This has been a bad week for United Airlines. After making news for having a paying customer dragged off a plane, bloody and unconscious, for refusing to accept $800 to take a later flight, another slightly-less-horrible story emerged of a United first-class customer who was threatened with handcuffs if he didn’t give up his seat to a “higher priority” first class passenger.
It’s no surprise these stories went viral. They’ve got everything: giant faceless corporation beating up its customers (literally!), tales of woe about how unpleasant air travel has become, astonishingly tone-deaf non-apology. At least United didn’t also kick puppies and kittens out of spite.
But there’s another side to this story, one with some important lessons for Customer Experience. Because at the exact same time United was digging itself furiously into a PR hole, Delta managed to score some positive press when a customer wrote about getting paid $11,000 not to fly in the middle of Delta’s own system-wide scheduling fiasco.
On paper this should have been a terrible week for Delta, too, since the airline cancelled thousands of flights after severe weather rolled through Atlanta. And there were certainly stories out there about customers struggling to get home and chaos in airports. So why is it United that lost a billion dollars in market value and not Delta?
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The answer lies in an interesting pair of statistics: among the four largest airlines, Delta overbooks the most. But Delta, in contrast to its competitors, almost never bumps passengers involuntarily. Instead, Delta tries harder to get passengers to give up their seats willingly in exchange for compensation.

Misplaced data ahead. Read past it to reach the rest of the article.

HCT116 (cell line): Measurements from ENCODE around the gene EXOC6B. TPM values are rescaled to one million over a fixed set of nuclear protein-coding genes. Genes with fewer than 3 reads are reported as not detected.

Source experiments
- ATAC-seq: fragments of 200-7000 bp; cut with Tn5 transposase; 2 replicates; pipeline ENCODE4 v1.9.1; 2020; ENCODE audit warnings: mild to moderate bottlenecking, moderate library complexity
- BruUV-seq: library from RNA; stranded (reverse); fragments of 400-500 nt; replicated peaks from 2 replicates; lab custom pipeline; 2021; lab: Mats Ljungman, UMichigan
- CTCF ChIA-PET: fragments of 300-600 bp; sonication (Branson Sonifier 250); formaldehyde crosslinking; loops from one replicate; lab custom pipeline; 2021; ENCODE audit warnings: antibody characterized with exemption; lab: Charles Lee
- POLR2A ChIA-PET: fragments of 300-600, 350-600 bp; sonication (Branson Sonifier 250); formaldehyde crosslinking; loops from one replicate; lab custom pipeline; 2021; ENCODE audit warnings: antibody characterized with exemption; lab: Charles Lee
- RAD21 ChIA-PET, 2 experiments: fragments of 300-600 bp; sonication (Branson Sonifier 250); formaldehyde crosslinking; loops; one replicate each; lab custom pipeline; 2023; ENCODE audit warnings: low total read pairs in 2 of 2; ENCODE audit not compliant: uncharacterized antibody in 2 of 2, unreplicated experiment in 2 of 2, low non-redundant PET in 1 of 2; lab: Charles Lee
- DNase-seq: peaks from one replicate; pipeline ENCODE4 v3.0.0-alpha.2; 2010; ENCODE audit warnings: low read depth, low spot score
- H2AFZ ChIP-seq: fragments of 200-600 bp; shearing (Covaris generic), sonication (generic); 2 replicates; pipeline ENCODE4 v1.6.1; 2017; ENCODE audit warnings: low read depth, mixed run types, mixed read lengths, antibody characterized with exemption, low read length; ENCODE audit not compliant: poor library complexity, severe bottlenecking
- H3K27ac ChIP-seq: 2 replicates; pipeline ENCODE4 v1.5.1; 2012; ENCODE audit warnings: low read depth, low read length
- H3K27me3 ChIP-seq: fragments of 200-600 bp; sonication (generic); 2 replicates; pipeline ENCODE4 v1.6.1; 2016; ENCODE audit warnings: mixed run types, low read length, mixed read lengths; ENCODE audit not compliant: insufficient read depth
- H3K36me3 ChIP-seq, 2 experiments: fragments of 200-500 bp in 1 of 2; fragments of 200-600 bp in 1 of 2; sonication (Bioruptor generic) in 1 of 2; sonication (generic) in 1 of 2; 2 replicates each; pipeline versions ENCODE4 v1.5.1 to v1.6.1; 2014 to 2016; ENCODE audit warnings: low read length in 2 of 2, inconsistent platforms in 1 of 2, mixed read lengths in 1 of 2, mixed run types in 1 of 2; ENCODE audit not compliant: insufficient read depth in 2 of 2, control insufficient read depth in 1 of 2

That’s how a family was able to score $11,000 by negotiating with Delta for not flying. Delta empowers its staff to offer more compensation in exchange for customers willingly freeing up seats.
Meanwhile United apparently decided to draw the line at $800. When nobody was willing to accept that to give up their seat, they had left themselves no option but to remove already-seated passengers from the plane, by force if necessary. In hindsight, United probably wishes they had been a little more flexible and offered more money.
There’s two CX lessons Delta has figured out that United hasn’t. First, sometimes it’s better to spend a little more money upfront to keep customers happy and avoid bad publicity. That’s obvious.
Second, and more important, Delta understands that there is a segment of their customer base who likes making deals, customers who think about overbooked flights with anticipation, not dread, since they see an opportunity to score cash and free travel. Customers who get so excited about getting paid $11,000 to cancel a family vacation that they write articles about how they did it.
The accountants will probably do the math and say that Delta paid way too much to free up six seats total (from a family of three who cancelled a round-trip). That’s almost $2,000 per seat, way more than the amount Delta would have been legally required to pay for involuntarily bumping those passengers. But what the purely financial analysis doesn’t take into account is the fact that people hate being bumped involuntarily. There’s a cost associated with forcing a customer to give up his seat against his will.
Usually that cost is hard to quantify, but this week it because large and obvious. Don’t fall into the trap of ignoring the hidden cost of bad customer experience.